We finally got around to telling them about our car issues and the reason why we were sitting on the shoulder when the volunteer fire department showed up. Now there were four emergency vehicles surrounding our little family. The troopers were insisting on calling a tow truck to get us out of there, and we were protesting vehemently, explaining that we had little money left, not even enough to pay for the tow let alone the rest of the ill-fated journey. We were trying to get to Pennsylvania, where we had the promise of some day-work. I’d always taught my children to be friendly with law enforcement. They always waved when we passed them and often engaged them if we were stopped for any reason. They helped me get out of a lot of speeding tickets back in my younger days. They probably helped that night, too. All of the men who had stopped loved them and spent time asking them about their trip so far. Luckily, they were also very wise about what not to say to officials. After going round and round with the police, begging and pleading, they finally agreed to give us a jump and let us drive in the dark with Paul and I holding flashlights out the windows and the emergency vehicles in front and behind us with their spotlights and flashers on. The flashlights were the cops’ idea, which I thought was a little silly, but the kids loved being in their own parade! Somehow, I was always able to spin difficult events into something fun and exciting.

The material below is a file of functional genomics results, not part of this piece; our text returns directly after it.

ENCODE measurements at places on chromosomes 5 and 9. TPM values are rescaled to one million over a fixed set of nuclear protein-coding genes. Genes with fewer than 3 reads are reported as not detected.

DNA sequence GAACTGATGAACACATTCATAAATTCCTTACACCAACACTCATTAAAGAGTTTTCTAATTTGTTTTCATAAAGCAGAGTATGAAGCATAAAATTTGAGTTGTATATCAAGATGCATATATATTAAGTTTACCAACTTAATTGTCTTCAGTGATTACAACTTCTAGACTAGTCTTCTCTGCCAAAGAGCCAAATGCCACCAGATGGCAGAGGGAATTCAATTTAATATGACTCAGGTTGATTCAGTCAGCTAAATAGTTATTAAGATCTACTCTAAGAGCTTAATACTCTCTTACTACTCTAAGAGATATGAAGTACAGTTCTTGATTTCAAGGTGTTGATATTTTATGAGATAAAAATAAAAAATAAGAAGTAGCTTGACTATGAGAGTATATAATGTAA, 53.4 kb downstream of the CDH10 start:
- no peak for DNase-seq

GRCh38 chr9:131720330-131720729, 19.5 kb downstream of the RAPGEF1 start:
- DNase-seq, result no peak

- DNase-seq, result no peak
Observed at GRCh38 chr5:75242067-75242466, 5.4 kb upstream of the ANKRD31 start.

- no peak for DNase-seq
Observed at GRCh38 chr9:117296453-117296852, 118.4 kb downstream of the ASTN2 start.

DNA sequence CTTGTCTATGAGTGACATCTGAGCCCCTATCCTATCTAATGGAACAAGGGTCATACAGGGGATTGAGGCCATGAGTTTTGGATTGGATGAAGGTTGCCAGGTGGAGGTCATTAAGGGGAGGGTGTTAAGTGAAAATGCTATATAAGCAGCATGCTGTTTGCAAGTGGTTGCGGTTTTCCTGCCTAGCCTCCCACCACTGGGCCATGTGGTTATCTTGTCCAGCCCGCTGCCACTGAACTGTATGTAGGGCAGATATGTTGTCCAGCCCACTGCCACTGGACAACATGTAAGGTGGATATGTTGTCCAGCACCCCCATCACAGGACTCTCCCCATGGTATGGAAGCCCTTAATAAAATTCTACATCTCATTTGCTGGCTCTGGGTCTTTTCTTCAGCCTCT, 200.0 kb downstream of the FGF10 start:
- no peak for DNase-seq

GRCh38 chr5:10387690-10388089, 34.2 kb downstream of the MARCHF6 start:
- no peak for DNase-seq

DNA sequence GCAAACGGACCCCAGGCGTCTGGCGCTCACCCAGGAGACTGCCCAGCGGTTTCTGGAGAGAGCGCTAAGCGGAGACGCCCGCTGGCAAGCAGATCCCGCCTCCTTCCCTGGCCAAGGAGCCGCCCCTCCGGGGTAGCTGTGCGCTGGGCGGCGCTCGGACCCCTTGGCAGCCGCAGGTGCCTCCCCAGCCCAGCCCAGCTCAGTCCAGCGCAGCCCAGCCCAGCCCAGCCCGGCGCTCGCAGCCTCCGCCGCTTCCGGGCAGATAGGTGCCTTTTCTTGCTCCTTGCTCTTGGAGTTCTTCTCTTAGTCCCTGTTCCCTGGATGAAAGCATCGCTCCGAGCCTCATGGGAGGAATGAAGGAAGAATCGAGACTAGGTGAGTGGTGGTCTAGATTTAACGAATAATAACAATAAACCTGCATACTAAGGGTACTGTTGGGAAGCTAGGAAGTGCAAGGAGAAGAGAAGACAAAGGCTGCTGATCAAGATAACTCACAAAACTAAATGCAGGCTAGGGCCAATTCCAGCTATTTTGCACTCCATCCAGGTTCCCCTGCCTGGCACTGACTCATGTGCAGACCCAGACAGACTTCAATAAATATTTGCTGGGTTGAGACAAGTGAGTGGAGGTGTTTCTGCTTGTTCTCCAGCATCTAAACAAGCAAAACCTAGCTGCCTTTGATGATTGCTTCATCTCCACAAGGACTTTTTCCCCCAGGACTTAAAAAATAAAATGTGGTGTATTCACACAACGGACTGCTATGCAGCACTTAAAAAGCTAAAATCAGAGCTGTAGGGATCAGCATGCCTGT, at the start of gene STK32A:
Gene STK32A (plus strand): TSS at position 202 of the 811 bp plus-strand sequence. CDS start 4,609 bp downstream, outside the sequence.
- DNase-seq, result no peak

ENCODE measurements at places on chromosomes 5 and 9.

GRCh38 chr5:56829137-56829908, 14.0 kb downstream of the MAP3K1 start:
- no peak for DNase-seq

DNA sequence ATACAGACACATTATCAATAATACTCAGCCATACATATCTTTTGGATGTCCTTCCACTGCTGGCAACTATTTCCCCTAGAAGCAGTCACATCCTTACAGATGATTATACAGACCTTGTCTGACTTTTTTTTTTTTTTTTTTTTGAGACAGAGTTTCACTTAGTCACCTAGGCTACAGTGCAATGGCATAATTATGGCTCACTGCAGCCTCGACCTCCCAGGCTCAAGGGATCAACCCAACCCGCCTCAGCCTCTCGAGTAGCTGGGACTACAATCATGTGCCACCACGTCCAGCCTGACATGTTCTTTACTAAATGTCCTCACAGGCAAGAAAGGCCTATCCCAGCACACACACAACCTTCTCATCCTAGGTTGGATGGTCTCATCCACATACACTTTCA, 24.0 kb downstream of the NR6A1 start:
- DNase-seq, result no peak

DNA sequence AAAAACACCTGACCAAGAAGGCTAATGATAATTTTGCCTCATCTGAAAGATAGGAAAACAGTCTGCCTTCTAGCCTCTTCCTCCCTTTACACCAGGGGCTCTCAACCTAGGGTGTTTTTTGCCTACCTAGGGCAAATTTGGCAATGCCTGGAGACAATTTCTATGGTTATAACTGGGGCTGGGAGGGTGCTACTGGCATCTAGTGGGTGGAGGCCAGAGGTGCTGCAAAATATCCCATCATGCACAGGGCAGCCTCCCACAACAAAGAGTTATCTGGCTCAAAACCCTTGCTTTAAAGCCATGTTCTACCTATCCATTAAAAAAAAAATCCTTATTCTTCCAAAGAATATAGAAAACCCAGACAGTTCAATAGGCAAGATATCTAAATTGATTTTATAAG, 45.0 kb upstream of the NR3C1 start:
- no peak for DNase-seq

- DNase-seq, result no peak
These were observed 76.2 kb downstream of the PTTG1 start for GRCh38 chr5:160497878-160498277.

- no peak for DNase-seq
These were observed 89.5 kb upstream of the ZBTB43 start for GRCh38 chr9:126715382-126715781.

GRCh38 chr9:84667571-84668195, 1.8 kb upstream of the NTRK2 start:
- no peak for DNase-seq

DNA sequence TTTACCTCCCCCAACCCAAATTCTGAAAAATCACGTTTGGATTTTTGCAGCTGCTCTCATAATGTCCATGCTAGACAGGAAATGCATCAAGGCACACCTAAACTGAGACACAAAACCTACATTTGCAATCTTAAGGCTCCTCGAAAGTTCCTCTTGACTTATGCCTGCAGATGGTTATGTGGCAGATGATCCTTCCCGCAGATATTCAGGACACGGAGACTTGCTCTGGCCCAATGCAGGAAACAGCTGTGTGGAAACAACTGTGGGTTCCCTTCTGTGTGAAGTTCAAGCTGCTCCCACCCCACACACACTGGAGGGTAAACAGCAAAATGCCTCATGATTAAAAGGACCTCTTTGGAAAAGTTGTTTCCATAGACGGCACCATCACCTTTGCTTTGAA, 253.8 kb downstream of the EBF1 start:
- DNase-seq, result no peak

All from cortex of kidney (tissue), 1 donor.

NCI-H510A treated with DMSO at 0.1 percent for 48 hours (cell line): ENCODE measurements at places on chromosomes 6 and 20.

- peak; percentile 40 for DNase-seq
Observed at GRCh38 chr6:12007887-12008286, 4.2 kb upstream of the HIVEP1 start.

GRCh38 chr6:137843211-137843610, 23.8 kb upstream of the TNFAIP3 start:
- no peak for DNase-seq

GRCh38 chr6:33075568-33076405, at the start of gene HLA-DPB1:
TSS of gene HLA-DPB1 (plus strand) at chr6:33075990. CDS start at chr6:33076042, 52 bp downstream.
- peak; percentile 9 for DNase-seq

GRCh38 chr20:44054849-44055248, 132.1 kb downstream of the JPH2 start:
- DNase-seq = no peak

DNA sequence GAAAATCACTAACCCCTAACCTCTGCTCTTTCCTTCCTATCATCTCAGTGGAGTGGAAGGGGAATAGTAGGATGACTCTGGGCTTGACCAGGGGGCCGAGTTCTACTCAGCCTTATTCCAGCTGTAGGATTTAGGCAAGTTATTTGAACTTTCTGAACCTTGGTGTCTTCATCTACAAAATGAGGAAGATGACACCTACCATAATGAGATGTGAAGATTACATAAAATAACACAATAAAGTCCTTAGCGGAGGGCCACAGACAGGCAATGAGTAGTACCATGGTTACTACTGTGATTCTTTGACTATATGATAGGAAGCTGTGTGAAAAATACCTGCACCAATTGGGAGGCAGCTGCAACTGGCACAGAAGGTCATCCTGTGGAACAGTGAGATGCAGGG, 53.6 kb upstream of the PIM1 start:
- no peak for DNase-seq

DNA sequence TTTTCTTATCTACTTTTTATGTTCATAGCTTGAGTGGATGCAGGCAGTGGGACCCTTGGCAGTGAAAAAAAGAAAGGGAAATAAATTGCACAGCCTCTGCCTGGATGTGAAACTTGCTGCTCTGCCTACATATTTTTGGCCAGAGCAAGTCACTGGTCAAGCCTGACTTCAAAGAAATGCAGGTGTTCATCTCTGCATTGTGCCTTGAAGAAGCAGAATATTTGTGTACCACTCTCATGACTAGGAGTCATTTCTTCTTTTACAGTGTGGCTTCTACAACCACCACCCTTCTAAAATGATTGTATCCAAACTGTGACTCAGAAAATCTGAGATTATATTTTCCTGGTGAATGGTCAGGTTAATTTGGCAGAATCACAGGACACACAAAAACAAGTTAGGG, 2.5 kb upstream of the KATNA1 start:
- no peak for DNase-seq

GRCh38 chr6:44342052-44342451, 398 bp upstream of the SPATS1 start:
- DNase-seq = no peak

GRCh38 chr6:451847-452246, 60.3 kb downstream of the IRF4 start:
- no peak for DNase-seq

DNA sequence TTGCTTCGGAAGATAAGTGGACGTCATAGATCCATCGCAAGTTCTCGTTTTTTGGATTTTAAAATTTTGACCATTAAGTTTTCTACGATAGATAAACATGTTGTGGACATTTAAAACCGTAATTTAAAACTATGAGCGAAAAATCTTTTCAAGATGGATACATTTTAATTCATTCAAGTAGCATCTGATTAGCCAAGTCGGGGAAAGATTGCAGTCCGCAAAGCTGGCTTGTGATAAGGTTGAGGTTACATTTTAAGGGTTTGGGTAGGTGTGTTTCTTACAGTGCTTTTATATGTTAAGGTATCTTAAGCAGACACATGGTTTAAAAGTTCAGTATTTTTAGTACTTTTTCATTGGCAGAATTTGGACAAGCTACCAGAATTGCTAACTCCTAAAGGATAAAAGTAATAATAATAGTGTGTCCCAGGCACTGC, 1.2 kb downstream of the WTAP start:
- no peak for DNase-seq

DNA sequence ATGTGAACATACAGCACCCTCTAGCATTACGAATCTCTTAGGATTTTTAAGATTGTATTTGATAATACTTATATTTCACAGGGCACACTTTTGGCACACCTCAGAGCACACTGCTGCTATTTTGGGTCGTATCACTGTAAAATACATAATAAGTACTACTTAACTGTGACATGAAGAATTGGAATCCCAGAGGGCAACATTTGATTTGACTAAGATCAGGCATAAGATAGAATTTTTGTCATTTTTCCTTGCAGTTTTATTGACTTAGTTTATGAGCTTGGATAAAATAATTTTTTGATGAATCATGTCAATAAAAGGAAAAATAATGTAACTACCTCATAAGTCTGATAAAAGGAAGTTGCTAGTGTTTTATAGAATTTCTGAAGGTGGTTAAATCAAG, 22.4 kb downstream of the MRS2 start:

When we got to the truck stop, the volunteer firefighters had taken up a collection and handed us money to buy breakfast with some left over for gas. We were so impressed with their kindness. I even cried a little. We ate breakfast at around 3 or 4 am then took the kids out to the playground, swinging on the swings and sliding down the slide until the sun came up. As we headed down the road, Jessie exclaimed that she’d had the most fun ever. She was totally impressed by not only the parade but also with being able to play outside at the playground in the dark. My ulterior motive was that they would sleep in the bus, giving us more time and distance on the road. She still remembers it fondly. It's always interested me how people in the same family, experiencing the same things, remember them so differently. For us, the "responsible" adults, it was very stressful. For the kids, it was fun and exciting.
The plan to make the best time we could went slightly awry when we made a necessary stop for gas and bathrooms and inadvertently left our cat at the truck stop. We realized as soon as we got halfway up the entrance ramp, which was very long and curvy. There was no backing up, and the next exit was very far. Jessie cried the whole way, certain that Autumn had run off when we left her. We finally made it back, and she was sitting in the parking space we had vacated, just waiting for us. We scooped her up and went on our way, stopping at dusk, just to be sure, and made it all the way to Ohio before our next challenge.